Get the Blues, at 700 Miles Per Hour

ADD TO FAVORITES

It’s just another day at work for these aerial stars.

You’ll know the Blue Angels are home by the thunderous, vibrating sound of supersonic F/A-18 Hornets as they tear across the sky in their traditional diamond formation above Pensacola Naval Air Station.

Spectators at the early morning practices have been caught reflexively ducking as the aerobatic team twists and loops overhead at speeds reaching 700 mph, leaving trails of smoke behind. The pilots fly the planes a mere 18 inches from each other; the high-speed precision impresses the gaping crowd.

Florida has long been home to the prestigious U.S. Navy flight-demonstration squadron; they performed their first show at Craig Field in Jacksonville in 1946 before relocating to Pensacola in 1954.

The name Blue Angels was borrowed from, of all things, a nightclub. When planning a show in New York City in 1946, one of the original pilots saw the city’s famous Blue Angel club in the New Yorker magazine, and the name clicked.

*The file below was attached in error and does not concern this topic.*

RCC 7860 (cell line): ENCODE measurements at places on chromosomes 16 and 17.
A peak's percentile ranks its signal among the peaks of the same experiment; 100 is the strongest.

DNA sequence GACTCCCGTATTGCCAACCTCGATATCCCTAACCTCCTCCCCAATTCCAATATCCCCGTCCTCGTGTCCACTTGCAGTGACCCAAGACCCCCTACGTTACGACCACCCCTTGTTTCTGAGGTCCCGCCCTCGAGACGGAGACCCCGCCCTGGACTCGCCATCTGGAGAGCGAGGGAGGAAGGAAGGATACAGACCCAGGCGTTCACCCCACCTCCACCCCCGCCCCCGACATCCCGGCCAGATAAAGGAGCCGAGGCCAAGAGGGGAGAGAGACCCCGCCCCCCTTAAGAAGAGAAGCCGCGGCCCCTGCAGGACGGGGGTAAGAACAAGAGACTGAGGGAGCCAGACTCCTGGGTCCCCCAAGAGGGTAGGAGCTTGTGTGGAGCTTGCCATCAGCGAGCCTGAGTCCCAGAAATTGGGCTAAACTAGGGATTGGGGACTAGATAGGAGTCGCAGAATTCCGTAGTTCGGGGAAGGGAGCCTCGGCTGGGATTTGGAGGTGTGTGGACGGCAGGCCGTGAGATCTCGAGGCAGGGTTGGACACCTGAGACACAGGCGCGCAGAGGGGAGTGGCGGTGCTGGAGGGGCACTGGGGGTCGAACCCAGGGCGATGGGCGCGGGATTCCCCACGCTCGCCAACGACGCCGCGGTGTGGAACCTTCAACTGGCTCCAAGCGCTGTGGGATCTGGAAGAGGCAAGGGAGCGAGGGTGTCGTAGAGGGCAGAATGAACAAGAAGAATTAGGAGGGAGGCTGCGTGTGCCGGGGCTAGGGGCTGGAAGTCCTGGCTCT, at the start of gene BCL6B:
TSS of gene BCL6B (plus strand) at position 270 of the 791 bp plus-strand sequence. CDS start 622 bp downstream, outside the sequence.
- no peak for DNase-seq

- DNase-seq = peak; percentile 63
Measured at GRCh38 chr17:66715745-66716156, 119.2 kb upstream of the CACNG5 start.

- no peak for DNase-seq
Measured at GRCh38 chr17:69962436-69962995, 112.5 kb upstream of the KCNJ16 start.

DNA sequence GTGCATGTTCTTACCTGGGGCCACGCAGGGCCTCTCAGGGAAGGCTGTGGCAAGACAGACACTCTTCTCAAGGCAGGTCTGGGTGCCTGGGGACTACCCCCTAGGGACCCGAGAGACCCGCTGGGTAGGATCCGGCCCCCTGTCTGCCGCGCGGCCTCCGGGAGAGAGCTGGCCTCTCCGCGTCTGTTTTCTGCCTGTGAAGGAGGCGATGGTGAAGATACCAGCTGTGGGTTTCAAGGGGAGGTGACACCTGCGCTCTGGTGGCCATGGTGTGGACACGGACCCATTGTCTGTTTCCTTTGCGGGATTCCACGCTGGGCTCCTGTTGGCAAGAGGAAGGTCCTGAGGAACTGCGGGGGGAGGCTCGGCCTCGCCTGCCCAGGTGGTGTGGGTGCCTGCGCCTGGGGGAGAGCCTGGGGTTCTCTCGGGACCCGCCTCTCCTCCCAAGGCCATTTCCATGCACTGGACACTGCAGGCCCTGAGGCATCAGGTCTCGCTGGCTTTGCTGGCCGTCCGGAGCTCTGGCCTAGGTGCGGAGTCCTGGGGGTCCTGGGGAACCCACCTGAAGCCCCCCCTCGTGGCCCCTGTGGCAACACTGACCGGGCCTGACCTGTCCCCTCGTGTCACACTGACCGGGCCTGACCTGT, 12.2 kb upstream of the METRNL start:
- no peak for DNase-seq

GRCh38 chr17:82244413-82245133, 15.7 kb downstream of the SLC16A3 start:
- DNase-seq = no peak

Although the Blue Angels travel the country performing at weekend air shows from March to November, they return to Pensacola for weekday practices. (Find the schedule at blueangels.navy.mil)

Hundreds of candidates apply for the privilege of squeezing into the tight-fitting cockpit and feeling the 5G adrenaline rush, but few are chosen. Although 200-plus aviators volunteer, as few as two are picked each year.

An active-duty, career-oriented Navy or Marine Corps tactical jet pilot must rack up at least 1,250 flight hours before even applying for this coveted job, which is a strictly volunteer position. The average age of the 16 officers who make up the Blue Angels team is 33.

After watching a riveting practice, spectators can visit the nearby National Naval Aviation Museum, where, on Wednesdays, the team signs autographs and answers questions. Three retired Blue Angels aircraft — an A-4 Skyhawk, an F-4 Phantom and an F-11 Tiger — are on display inside the cavernous museum.

For the ultimate landlubber thrill, climb in the cockpit and, for just a second, dream of being part of an iconic American team.


— PATRICIA LETAKIS

 

Comments

You are signed in as:null
No comments yet